The remarkable thing, and I think everyone saw this, was how easy it was, after a couple of plays, to get a sense of the personality and sensibility of the author: rough, mythic Aeschylus; methodical, pious Sophocles, the perfect candidate to invent the detective story; turbulent, to use William Arrowsmith’s favorite word, Euripides.  With Euripides, we are lucky to have enough plays to even see his progression, to watch him become angrier with Athenian wartime politics until he becomes disgusted with the entire Athenian, or possibly human, experiment, culminating in his astounding late works of pessimism like Orestes and Bacchae.

But this is all a construction, the reader inferring the author from the available evidence, when most of the evidence is missing.  Who knows what Aeschylus or Sophocles would look like if we had seven more plays.  It is hard to believe that there are too many more masterpieces at the level of Agamemnon or Oedipus the King among the lost plays.

Given how much we have lost, the twenty-seven year or so stretch between the Medea of Euripides (431 BCE) and Oedipus at Colonus by Sophocles (say 404 BCE) where we have a play, sometimes two, almost every year, takes on enormous meaning, especially when these plays are contemporary with the Athenian history described in detail by Thucydides.  The narrative is very strong.  Honestly, this is why I got so excited by reading the plays in chronological order, which I had not done before.  Just watching the hilarious one-sided duel between Aristophanes and Euripides.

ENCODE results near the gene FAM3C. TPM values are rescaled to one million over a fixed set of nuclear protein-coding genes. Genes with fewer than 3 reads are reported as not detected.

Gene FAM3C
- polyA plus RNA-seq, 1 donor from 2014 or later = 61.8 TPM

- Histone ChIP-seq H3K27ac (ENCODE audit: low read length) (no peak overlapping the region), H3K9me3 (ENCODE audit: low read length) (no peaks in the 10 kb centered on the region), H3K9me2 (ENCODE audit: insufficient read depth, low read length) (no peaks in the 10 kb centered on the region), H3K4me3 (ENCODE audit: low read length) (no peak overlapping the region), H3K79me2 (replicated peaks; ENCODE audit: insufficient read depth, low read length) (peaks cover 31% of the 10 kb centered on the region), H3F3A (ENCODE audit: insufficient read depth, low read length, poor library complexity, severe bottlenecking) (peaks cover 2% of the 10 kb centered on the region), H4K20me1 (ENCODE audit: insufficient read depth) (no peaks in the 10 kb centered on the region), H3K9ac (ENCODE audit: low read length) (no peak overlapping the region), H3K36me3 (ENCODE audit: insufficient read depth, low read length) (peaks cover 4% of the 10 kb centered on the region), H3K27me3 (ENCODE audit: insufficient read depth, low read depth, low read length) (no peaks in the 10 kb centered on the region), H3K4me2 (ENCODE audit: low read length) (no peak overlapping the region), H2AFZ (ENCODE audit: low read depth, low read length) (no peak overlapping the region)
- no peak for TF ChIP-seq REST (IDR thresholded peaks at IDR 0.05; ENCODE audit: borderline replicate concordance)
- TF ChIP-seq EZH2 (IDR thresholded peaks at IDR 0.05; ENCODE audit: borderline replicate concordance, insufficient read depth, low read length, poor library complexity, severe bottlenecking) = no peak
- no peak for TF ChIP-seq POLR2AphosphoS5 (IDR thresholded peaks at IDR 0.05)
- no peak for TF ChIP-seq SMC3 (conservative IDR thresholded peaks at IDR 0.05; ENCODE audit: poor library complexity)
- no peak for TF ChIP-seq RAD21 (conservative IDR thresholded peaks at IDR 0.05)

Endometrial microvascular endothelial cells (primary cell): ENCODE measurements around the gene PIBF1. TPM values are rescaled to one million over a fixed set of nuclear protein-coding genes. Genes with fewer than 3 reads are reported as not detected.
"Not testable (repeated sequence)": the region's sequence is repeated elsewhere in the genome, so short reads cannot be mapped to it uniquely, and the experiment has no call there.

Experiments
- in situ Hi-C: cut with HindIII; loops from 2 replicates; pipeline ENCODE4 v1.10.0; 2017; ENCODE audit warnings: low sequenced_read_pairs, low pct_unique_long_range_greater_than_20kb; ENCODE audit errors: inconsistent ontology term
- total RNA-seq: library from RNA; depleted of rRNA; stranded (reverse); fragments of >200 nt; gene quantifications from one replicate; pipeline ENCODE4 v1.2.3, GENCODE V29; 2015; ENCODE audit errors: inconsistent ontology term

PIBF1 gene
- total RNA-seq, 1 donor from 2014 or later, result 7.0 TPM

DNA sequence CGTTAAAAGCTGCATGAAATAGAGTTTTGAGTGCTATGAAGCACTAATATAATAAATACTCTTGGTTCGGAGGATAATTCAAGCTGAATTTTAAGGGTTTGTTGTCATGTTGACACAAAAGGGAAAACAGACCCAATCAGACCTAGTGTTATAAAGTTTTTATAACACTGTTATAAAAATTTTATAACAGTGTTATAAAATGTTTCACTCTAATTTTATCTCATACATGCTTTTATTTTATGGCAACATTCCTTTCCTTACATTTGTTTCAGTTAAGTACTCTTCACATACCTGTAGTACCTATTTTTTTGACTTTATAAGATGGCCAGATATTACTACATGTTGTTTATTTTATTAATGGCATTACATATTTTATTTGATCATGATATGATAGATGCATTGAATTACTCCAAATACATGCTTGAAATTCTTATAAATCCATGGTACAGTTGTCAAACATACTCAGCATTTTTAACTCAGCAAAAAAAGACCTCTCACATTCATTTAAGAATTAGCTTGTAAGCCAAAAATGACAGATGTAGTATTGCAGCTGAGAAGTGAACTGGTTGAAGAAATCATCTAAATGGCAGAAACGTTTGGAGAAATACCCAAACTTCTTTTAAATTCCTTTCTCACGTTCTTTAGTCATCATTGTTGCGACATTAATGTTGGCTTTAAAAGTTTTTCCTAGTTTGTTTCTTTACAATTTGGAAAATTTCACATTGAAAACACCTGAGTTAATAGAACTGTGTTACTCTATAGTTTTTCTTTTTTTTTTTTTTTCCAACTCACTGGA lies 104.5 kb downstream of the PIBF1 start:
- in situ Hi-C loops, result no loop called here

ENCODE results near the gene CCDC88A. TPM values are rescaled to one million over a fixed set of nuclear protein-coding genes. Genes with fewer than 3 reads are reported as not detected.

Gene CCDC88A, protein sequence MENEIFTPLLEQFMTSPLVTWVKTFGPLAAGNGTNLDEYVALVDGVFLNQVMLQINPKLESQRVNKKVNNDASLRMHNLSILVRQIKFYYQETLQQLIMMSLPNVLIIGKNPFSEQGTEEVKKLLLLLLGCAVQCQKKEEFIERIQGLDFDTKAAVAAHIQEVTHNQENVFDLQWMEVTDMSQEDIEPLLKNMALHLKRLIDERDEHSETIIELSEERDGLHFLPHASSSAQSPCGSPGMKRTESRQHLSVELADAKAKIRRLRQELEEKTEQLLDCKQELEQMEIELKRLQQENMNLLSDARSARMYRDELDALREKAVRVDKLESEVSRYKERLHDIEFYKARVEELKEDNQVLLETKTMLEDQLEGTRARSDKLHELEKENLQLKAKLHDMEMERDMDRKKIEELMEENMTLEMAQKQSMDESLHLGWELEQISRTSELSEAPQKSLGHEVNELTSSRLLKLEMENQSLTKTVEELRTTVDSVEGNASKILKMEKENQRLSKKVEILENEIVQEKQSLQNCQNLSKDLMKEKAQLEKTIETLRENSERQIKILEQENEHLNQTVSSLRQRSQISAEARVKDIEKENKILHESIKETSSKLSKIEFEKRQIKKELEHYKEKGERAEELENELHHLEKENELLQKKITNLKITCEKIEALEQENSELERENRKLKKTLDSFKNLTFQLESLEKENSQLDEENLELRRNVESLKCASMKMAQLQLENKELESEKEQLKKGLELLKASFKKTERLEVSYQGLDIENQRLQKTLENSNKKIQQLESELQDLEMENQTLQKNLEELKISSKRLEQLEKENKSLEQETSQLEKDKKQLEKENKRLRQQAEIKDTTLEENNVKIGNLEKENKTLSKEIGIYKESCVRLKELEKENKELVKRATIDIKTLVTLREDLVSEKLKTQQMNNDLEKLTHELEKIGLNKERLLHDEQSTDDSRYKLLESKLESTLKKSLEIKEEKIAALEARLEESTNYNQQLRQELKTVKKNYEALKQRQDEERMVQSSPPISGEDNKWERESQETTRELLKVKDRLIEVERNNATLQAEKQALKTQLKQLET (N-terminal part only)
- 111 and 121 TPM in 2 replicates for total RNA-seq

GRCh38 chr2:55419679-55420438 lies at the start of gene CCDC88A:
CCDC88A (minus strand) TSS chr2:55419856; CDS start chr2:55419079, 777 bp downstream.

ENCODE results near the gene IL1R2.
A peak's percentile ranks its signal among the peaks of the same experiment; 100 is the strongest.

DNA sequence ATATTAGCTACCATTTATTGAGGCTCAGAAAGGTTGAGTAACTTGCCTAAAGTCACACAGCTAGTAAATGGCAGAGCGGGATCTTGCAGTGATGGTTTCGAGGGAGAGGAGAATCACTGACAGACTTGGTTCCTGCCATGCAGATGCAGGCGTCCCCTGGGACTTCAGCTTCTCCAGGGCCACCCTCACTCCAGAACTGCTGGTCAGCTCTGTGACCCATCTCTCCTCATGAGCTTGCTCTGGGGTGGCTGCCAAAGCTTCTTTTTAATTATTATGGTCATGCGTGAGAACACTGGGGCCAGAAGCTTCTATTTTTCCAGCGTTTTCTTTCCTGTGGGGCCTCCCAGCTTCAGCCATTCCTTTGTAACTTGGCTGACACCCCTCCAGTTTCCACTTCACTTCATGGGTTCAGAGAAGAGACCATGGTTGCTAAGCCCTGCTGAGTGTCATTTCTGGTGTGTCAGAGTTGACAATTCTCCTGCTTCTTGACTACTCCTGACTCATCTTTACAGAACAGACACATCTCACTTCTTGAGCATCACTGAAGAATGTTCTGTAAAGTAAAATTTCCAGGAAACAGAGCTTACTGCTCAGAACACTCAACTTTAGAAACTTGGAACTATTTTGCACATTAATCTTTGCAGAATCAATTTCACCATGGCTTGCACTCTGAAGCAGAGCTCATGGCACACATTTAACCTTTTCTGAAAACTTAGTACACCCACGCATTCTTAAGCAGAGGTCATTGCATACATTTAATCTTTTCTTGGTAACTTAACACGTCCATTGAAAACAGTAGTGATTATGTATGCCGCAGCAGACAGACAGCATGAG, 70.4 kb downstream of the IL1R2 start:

Then, in a coda, Menander and the New Comedy come along, thinner but less alien, leading to Roman comedy, Shakespearean comedy, and television comedy.

Prmoetheus chained to the rock, Cassandra declaiming her own death, Oedipus learning the truth, Antigone arguing ethics with her uncle, the entrance of the chorus of the birds, Dionysus outsinging the chorus of the frogs, Medea murdering her children, Orestes burning it all to the ground, Dionysus dressing up Pentheus.  What things we saw.  The chorus in Agamemnon claims that Zeus “las it down as law / that we must suffer, suffer into truth” (tr. Fagles), but I feel we found a great deal of truth without much suffering, which is how great literature usually works.